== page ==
It's a very clever strategy having forfeited castling rights by trading off light bishops with Black unable to immediately take advantage of light-squared weaknesses as he is too busy defending.

Mar-21-08  Knight13: 10. g4 Botvinnik starts king side attack early. He must've realized that Black can't blow up the center and get to his king. That move must've took a lot of preparation.
Jul-11-09  ToTheDeath: In Secret Weapons of the World Champions Mikhalchishin demonstrates this game as an example of Botvinnik using the Flank attack 10. g4! to take control of the center.

If 10...h6 11.Qf3 c6 12.h4 and g5 is coming with more force- White's king is safe enough on f1 and Black will not be able to castle short. If 10...g5!? 11.Nh5 as elaborated by <Tomlinsky> above.

11...Ne4 12.Nxe4 dxe4 13.h4 h6!? may have been better, with sharp and not so clear play- Black's e pawn is vulnerable but he is activating his rook and challenging White's pawn advance.

Kasparov: <10. g4 Goes without saying! The right moment cannot be missed. By pushing the knight from f6 White creates disharmony among Black's pieces, which becomes a crucial factor when the position is opened.>

12... Bd6? <This mistake multiplies the effect of White's main idea. 12...O-O 13. Qg4 - the massive concentration of the enemy's forces make the black king feel pretty nervous. The next not obligatory but colourful line shows the potential for White's attack: 13... Na6 14. e4 dxe4 15. Nxe4 f5 16. gxf6 Nxf6 17. Qe6+ Kh8 18. h5! Nxe4 19. Ng6+ hxg6 20. hxg6+ Bh4 21. Qxe4 Rxf2+ 22. Kg1 Kg8 23. Rxh4 Qf6 24. Rf4 (The tempting 24. Bg5? even loses- Qxg5+ 25. Kxf2 Rf8+ 26. Ke2 (26. Ke1 Qg1+) 26... Qb5+ 27. Ke3 Qb3+ etc.) 24... Rxf4 25. Bxf4 Rf8 26. Bg3 Nb8 27. d5 with a big advantage.

Undoubtedly Black had a number of other opportunities with reasonable chances to defend.>

18. d5! Rxd6

<A desperate exchange sacrifice to avoid immediate disaster that comes after 18... cxd5 19. Qxd5 Na6 20. g6 Nc7 (20... Nf8 21. gxf7+ Kh8 22. h6 Nc7 23. Nf5) 21. gxh7+! Kxh7 22. Qf5+ etc.>

20. Qf3 <Now the primitive 20. dxc6 Nxc6 gives Black a glimpse of hope, so Botvinnik maintains his domination, adding a quality advantage to his material one.>

20... Qxd5 <Queens on the board did not offer any relief- 20... cxd5 21. Rg1 Qd2 22. Rd1 Qxb2 23. Qxd5>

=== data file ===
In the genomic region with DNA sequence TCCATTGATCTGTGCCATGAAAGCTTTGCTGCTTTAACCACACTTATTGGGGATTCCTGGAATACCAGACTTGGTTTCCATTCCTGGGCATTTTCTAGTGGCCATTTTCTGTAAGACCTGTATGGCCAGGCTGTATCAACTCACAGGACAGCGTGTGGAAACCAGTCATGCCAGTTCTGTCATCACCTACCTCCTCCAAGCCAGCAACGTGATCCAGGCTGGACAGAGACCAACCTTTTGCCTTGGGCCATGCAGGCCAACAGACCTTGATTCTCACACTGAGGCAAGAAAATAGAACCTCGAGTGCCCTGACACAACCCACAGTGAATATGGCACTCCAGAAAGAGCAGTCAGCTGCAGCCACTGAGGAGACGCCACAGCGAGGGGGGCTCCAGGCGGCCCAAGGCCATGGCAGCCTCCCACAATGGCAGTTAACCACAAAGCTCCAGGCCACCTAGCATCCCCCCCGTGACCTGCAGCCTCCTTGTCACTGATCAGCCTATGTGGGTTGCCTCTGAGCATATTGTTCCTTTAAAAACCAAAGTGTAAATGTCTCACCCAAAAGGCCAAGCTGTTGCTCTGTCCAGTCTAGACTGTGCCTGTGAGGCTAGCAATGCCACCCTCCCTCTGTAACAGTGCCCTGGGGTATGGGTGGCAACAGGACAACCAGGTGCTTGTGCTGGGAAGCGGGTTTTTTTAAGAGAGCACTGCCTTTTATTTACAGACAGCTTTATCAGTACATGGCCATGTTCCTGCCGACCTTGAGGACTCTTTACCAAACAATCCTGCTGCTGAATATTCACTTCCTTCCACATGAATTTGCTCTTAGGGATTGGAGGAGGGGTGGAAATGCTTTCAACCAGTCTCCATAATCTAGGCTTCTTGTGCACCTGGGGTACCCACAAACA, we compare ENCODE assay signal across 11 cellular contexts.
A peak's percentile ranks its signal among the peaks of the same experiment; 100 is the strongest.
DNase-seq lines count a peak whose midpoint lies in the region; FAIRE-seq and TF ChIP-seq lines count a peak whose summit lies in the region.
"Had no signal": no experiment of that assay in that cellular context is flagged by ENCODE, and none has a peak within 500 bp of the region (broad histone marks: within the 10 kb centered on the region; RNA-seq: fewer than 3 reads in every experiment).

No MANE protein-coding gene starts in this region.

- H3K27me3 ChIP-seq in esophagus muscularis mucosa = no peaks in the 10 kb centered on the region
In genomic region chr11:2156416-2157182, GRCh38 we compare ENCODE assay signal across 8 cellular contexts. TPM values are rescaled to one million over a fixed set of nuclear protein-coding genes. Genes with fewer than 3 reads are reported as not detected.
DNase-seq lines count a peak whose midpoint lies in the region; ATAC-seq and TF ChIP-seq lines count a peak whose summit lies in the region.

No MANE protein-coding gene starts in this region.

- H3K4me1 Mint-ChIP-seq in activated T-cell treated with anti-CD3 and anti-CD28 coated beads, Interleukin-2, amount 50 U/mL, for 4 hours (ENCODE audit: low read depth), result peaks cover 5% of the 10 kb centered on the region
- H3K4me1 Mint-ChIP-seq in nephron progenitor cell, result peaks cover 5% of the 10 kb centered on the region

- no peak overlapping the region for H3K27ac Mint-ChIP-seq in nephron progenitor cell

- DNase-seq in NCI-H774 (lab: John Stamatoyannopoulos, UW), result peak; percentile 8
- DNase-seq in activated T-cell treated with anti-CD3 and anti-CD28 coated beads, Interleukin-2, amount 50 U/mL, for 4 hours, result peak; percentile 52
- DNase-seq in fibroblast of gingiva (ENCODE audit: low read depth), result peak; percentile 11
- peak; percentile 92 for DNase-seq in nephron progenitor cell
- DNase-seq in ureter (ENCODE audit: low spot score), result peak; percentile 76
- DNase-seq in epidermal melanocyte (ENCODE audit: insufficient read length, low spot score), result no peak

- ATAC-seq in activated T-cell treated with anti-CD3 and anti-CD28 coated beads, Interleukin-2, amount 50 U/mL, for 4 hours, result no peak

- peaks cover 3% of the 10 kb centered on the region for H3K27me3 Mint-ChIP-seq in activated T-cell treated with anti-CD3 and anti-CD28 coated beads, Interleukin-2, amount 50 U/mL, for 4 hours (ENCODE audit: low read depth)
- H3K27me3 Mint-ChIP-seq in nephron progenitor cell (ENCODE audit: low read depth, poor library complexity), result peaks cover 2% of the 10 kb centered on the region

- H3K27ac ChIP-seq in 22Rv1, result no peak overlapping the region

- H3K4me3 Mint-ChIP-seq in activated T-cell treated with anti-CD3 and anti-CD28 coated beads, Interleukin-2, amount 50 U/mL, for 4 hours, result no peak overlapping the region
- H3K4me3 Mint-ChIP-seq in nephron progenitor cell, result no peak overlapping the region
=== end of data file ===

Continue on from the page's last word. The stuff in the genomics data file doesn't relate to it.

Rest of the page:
23. b4! <finishing the hapless knight off>

30. Rdc3 <and the rook exchange is inevitable so Black resigned> 1-0

Dec-28-11  PinnedPiece: Guess the move score 54 Par 52.
Jul-10-13  Ulhumbrus: 10...0-0! 11 g5 Ne4 makes a counter-attack upon the g5 pawn and now White's king is uncastled with White's king side exposed to attack. I would guess that if Alekhine had tried this as White against Lasker or Capablanca, Alekhine would have lost.
Premium Chessgames Member
  WCC Editing Project:

<Botvinnik> on a "surprise move" and the benefits of home preparation:


click for larger view

<An improvement found in the quiet of my study. <<<For my opponent, of course, it was a surprise.>>> After 10.Qf3 c6 11.g4 0-0 Fine obtained a good position [Shainswit vs Fine, 1951 ]. But now Black does not manage to castle, since White carries out the entire plan without wasting a tempo on Qf3...

This game is a clear example of how useful home preparation can be.>

Mikhail Botvinnik "Half a Century of Chess" Ken Neat ed., E. Strauss transl. (Cadogan 1984), pp.185-87

Premium Chessgames Member
  perfidious: <Tomlinsky: According to trainer and Botvinnik associate Mikhalchishin the great man of course had prepared this. He also had a response mapped out for 10...g5 as well. 11.Nh5! and now 11....Nxh5 12.gxh5 followed by Qf3 poses a number of strategical problems for Black. If he castles h4/Rg1 start a powerful attack and if he prepares for long castling then White opens up the centre with e4 retaking with the queen. White's king is much safer than its counterpart.>

In the 1980s, <ray keene> published a work on the Nimzo-Indian in which he discussed this possibility, concluding that Black's chances were not so bad as all that. At the 1984 New England Open, a game Charland-A Shaw went on 10....g5 11.Nd3 and for some reason, while familiar with the recommendation 11....h5, at the board, I did not wish to try it, playing instead 11....c6.